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Mispredicting Others’ Valuations: Self-Other Difference in the Context of Endowment

Didem Kurt and J. Jeffrey Inman
Journal of Consumer Research
Vol. 40, No. 1 (June 2013), pp. 78-89
Published by: Oxford University Press
DOI: 10.1086/668888
Stable URL: http://www.jstor.org/stable/10.1086/668888
Page Count: 12
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Mispredicting Others’ Valuations: Self-Other Difference in the Context of Endowment
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Abstract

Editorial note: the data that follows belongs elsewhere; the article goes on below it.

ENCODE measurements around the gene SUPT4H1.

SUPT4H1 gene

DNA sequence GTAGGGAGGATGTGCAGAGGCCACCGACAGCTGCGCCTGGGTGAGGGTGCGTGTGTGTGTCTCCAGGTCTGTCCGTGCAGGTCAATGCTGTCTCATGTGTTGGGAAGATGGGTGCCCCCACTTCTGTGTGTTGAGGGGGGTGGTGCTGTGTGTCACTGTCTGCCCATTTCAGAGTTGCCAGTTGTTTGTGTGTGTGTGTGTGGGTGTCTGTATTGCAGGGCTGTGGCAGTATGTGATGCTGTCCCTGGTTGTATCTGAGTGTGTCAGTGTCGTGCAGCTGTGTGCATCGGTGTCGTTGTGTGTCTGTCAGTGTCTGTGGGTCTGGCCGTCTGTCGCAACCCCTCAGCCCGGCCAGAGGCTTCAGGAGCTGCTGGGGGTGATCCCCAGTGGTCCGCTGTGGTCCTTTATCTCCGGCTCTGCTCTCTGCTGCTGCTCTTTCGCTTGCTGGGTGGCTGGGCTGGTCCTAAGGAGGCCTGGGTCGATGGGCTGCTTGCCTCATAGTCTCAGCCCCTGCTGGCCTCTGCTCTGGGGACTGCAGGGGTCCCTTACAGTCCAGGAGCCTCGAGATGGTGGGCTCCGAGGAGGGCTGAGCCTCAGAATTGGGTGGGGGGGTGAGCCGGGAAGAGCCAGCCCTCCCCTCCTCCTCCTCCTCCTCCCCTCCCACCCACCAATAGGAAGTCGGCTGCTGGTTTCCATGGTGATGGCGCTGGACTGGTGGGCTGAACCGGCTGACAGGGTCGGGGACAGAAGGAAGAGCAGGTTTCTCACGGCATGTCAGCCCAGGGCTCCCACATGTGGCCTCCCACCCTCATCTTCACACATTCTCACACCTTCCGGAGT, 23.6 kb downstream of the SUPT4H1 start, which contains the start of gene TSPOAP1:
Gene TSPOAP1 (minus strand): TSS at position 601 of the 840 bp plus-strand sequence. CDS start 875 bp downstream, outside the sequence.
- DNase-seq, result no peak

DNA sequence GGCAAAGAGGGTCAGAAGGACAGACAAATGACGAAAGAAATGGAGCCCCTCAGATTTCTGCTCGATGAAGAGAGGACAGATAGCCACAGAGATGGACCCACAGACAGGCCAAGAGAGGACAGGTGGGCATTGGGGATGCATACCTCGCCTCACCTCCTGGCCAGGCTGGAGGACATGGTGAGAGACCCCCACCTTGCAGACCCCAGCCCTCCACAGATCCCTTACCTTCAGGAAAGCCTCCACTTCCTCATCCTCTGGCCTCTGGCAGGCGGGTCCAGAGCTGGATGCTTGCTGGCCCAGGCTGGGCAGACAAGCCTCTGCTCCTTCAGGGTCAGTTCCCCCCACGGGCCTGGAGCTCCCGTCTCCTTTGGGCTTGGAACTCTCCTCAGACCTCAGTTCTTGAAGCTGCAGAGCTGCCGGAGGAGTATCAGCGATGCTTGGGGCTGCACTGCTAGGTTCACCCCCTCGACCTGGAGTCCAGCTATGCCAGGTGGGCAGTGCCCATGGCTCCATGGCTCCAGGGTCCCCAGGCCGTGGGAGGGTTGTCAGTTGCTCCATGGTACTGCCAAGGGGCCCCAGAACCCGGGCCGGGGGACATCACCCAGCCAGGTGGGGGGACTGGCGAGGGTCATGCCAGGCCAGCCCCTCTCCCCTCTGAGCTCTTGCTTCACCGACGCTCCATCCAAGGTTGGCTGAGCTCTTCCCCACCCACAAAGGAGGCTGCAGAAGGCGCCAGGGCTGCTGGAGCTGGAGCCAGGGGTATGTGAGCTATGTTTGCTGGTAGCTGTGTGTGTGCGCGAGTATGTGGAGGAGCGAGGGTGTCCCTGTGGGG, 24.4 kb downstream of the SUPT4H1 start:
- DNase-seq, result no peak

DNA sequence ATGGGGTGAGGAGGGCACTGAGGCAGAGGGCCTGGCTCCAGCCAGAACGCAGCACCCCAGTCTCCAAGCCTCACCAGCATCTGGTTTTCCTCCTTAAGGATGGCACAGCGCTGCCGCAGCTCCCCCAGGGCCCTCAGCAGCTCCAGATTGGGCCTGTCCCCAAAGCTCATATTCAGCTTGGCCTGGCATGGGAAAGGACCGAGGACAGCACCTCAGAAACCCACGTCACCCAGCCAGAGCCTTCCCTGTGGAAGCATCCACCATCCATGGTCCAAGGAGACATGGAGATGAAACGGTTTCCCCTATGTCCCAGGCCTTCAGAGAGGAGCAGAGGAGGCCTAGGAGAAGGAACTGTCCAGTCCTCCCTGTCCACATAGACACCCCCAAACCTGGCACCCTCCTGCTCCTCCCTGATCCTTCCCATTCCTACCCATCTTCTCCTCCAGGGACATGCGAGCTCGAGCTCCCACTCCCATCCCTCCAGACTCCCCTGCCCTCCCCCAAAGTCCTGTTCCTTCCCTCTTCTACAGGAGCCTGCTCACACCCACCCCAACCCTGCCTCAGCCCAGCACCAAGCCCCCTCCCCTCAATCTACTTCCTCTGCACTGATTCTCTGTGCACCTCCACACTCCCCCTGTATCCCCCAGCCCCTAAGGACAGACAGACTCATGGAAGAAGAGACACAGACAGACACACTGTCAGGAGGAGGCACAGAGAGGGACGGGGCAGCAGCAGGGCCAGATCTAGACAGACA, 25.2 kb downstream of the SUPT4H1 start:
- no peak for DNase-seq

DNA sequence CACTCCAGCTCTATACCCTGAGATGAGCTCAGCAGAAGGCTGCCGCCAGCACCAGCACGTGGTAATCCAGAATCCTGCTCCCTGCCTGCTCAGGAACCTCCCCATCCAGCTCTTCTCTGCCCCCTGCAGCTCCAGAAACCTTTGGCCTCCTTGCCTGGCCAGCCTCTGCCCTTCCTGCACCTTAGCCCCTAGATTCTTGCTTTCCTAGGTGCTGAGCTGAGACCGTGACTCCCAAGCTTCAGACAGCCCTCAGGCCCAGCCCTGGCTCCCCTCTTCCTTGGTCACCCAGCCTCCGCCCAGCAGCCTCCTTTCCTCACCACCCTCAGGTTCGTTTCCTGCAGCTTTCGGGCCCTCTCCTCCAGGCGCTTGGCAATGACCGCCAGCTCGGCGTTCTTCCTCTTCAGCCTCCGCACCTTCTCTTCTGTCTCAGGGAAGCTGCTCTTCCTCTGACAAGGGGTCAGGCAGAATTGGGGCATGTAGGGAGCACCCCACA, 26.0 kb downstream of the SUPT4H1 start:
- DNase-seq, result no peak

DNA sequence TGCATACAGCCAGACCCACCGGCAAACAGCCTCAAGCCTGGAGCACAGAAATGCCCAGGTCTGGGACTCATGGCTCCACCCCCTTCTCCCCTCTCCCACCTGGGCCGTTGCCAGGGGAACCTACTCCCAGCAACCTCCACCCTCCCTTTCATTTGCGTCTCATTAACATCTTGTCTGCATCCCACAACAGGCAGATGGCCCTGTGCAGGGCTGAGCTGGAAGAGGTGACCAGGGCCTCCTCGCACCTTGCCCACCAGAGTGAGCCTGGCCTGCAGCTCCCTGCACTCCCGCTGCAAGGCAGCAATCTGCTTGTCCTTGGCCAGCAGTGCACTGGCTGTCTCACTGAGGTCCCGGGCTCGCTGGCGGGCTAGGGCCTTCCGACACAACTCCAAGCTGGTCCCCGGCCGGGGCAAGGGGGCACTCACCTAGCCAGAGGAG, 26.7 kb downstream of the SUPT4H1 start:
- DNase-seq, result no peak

The authors argue that people systematically fail to predict how much others in the same role (i.e., owner or buyer) value an object due to self-other differences in valuation arising from intra-role empathy gaps. Across five studies in an endowment context, owners consistently underestimate the average selling price demanded by other owners, whereas buyers overestimate the average purchase price offered by other buyers by over 20%. Participants, however, make more accurate predictions of the valuation of others in the same role when either (a) an external influence (i.e., similarity priming) or (b) their high cognitive and emotional tendency to connect with others leads to a reduction in empathy gaps. Implications for theory and practice are discussed.

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